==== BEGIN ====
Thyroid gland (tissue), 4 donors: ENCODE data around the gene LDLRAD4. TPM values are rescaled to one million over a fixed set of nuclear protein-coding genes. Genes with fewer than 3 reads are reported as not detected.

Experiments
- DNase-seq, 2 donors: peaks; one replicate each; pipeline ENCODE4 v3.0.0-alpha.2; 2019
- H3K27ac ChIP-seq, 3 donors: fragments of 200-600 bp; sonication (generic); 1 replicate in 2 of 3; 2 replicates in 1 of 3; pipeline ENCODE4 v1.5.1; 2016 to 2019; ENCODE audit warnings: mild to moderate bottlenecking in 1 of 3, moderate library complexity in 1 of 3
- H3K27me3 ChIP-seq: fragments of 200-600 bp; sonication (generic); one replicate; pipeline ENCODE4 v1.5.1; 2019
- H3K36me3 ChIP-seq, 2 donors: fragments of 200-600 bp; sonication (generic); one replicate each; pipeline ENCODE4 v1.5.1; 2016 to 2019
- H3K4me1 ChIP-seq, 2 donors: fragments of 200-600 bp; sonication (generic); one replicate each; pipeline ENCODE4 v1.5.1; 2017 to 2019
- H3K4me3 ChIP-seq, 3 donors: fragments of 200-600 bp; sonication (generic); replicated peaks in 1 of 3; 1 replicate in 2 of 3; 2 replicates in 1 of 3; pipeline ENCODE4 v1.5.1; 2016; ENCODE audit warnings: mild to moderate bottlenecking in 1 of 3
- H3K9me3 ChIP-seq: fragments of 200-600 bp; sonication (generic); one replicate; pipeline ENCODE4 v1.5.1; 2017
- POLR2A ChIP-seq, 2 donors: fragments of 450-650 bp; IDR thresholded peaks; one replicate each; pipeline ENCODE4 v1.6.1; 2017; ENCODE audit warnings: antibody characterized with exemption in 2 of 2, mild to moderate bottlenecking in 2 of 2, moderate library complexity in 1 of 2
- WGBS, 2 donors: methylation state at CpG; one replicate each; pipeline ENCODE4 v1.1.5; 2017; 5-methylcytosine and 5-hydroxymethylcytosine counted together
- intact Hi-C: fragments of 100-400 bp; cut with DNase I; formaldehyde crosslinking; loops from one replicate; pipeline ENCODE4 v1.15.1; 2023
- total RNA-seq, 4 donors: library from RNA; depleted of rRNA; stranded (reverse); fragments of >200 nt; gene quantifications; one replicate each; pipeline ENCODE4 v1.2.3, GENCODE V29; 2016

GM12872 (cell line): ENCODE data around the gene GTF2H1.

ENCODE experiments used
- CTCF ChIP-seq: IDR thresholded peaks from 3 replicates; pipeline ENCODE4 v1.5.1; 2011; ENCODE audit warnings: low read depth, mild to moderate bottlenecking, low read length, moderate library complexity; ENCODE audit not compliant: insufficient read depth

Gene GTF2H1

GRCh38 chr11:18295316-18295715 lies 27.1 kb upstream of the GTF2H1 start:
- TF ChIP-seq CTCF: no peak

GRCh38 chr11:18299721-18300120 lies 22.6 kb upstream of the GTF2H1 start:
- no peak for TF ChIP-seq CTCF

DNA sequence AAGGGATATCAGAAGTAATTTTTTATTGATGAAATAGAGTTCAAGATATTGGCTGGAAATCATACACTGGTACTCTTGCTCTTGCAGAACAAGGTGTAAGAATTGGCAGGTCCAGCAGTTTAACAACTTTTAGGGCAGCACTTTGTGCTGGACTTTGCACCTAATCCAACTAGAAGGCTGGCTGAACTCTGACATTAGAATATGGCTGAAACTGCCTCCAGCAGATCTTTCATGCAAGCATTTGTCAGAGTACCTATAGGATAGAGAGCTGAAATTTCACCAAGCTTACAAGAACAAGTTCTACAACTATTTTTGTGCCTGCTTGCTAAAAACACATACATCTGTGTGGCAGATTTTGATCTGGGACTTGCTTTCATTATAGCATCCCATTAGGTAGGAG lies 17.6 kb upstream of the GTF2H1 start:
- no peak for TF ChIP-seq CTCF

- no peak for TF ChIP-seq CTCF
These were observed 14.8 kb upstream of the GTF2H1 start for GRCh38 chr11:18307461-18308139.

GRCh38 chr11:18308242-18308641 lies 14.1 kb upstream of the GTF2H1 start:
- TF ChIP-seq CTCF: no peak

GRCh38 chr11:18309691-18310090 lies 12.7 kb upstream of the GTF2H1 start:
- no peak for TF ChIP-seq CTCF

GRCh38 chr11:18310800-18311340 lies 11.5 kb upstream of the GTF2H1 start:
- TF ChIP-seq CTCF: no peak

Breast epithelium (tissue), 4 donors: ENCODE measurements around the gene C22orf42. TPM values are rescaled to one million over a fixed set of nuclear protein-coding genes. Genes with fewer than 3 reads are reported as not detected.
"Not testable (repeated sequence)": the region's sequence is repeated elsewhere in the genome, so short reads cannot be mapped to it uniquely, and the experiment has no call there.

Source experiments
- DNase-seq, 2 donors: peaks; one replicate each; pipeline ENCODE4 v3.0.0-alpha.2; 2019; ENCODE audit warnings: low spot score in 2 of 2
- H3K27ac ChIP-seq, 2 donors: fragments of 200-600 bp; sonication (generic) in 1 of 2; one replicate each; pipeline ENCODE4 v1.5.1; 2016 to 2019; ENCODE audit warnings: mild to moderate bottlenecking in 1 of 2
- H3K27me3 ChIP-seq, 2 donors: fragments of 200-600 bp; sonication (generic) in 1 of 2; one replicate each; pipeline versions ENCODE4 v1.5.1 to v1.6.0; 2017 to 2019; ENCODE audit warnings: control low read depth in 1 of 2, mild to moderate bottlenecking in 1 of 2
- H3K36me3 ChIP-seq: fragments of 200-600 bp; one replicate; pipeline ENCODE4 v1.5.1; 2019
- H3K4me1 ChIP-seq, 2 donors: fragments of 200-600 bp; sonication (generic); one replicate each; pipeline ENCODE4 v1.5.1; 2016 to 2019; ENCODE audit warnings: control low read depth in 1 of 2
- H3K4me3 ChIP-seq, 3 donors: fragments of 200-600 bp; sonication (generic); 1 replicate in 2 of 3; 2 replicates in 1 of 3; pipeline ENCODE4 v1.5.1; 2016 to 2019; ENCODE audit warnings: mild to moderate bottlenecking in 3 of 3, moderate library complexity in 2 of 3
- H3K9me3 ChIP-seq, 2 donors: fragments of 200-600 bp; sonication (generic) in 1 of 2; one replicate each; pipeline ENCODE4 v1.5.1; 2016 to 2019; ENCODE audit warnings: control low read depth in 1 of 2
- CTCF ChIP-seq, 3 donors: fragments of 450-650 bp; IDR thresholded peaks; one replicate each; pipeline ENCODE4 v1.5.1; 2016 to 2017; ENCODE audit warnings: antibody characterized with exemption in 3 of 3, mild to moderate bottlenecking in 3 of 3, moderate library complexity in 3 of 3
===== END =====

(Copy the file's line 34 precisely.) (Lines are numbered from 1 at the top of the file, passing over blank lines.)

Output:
Source experiments